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Direct democracy practices such as initiatives and referenda are increasingly ignored or circumvented by political leaders who allocate subsidies toward new professional sport stadium developments. In a democracy, such a means of governing may be problematic if the outcome is unreflective of the public will. The existing literature makes several theoretical connections for this line of political decision-making, including urban growth machines and trustee–delegate representation. In this paper, these concepts are integrated with empirical evidence to support the conceptualization of civic paternalism, a term that provides partial description of the political decision-making process. Civic paternalists justify their decisions by arguing that a city’s continued vibrancy and growth optimize community benefit while remaining acutely aware of their decisions’ political consequences. We illustrate the concept of civic paternalism by drawing from interviews with political leaders associated with one of the most recent cases of the no-vote subsidy.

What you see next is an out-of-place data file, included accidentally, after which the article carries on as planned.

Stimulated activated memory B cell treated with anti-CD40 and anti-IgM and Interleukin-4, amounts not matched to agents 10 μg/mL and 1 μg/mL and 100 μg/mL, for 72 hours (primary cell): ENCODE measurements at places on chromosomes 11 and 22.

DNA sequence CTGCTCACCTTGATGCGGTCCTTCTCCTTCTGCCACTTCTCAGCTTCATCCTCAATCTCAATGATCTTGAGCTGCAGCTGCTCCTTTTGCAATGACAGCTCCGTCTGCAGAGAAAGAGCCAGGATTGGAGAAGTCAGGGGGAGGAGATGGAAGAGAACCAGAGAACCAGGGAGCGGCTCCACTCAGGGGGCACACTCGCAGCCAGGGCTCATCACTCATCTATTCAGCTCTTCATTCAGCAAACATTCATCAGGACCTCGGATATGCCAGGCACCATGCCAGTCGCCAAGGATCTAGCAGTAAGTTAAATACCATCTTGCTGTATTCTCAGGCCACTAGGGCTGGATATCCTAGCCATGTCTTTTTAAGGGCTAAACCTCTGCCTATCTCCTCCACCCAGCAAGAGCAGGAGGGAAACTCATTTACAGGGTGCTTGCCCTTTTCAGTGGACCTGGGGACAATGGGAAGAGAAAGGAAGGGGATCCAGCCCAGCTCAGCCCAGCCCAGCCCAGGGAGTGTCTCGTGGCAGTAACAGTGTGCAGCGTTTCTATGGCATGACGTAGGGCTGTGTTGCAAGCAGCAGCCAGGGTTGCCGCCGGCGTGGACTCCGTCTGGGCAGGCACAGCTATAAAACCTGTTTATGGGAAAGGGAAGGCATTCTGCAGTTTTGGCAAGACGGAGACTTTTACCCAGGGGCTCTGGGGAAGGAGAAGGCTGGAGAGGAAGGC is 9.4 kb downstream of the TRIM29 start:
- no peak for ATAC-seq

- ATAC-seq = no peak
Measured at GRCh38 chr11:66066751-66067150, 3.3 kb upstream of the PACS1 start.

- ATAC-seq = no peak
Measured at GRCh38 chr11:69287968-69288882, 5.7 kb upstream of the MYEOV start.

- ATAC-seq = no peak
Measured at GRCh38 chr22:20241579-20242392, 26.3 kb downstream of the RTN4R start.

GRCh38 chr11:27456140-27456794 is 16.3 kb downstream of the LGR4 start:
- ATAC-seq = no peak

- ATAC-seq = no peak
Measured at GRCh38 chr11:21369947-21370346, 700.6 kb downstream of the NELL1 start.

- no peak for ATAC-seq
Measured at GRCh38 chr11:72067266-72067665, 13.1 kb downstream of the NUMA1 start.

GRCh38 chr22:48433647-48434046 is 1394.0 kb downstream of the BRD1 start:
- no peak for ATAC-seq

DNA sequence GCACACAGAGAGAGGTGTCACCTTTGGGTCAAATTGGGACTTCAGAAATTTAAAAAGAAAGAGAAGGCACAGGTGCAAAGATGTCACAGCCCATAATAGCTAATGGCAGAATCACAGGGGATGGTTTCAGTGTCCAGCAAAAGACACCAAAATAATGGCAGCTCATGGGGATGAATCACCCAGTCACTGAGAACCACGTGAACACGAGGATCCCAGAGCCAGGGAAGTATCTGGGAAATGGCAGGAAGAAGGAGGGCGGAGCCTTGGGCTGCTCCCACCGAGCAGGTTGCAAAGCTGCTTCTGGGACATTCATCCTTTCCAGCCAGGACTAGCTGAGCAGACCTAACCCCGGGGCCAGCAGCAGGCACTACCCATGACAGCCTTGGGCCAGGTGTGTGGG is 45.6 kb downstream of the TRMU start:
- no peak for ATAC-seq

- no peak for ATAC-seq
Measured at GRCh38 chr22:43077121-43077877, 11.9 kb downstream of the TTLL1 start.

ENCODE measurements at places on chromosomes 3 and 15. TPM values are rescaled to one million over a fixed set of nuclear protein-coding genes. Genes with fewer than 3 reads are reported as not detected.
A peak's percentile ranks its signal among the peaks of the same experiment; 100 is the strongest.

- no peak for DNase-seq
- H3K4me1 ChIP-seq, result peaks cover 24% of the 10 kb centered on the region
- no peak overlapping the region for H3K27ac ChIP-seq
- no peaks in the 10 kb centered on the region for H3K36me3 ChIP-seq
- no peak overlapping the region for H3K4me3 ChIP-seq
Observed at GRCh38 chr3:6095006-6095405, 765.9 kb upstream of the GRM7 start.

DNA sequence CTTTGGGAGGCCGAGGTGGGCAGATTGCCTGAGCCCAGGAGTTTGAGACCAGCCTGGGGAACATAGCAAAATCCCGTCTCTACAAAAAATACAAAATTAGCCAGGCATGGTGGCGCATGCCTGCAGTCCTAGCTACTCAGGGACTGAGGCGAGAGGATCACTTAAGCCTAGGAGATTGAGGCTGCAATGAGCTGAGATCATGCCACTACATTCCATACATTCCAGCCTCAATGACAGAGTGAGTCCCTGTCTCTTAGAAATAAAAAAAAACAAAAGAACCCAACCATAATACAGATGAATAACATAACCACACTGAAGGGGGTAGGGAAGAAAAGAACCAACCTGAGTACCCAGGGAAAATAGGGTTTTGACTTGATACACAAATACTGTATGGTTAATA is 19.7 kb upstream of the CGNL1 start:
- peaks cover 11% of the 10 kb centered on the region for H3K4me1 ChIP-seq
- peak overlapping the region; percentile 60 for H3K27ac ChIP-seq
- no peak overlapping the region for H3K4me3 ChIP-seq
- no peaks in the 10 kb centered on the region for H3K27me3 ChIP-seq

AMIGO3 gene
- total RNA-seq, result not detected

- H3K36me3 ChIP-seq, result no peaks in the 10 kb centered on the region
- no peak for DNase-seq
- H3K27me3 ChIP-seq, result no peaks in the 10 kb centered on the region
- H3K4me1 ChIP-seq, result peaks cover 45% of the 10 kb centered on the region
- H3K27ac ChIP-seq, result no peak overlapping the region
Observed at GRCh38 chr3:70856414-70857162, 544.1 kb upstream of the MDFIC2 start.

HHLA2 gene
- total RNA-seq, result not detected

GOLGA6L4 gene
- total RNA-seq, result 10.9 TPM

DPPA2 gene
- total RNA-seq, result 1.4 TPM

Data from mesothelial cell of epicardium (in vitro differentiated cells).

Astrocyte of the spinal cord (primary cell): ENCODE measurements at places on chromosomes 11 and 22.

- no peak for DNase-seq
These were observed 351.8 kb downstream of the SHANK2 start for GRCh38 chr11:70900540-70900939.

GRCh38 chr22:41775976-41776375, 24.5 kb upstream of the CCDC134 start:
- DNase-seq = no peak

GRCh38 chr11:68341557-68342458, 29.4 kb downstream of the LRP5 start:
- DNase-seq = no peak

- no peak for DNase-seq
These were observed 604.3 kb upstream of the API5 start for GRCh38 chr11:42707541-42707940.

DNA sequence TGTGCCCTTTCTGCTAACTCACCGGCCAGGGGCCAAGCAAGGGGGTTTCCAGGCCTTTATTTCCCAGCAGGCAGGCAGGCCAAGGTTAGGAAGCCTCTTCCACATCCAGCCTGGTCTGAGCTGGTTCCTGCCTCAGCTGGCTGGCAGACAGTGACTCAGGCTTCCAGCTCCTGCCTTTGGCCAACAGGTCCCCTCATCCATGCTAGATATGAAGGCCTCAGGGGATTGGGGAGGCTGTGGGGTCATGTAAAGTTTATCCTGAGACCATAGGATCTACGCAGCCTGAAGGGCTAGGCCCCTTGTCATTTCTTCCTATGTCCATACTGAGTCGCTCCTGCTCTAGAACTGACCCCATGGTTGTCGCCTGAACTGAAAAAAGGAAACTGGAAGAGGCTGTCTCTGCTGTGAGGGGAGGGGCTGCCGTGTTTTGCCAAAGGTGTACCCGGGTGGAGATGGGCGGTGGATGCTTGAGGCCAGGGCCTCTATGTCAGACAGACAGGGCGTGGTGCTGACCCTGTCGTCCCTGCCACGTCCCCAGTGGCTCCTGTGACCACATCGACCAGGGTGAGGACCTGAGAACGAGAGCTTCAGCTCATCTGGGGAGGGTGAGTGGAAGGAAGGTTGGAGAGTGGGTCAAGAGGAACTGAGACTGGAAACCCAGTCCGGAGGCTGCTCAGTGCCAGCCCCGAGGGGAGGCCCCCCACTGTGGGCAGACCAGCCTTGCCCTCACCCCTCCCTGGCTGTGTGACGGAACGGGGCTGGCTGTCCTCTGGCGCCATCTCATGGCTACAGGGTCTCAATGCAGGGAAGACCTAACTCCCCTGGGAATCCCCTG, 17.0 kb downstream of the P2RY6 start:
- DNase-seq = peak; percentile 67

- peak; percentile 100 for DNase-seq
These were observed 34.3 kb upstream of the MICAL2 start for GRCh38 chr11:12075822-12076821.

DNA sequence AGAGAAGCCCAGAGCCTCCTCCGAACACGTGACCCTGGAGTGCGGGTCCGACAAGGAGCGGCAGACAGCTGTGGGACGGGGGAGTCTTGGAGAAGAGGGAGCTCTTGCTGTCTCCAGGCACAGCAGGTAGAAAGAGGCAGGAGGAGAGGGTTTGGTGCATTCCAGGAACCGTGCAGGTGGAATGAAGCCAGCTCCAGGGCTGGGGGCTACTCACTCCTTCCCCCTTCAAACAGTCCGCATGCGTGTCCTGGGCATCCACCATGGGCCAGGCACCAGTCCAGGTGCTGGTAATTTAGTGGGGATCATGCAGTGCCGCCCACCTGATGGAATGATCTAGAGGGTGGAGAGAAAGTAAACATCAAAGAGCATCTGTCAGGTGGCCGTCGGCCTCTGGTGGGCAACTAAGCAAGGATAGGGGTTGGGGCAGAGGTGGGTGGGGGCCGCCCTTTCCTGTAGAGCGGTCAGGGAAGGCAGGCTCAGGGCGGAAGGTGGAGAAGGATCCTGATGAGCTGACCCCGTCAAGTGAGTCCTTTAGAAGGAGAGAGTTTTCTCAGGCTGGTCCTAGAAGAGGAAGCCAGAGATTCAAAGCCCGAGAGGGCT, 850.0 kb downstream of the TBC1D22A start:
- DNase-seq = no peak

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Kellison, T. B., & Mondello, M. J. (2014). Civic paternalism in political policymaking: The public justification for no-vote stadium subsidies. Journal of Sport Management, 28(2), 162–175.


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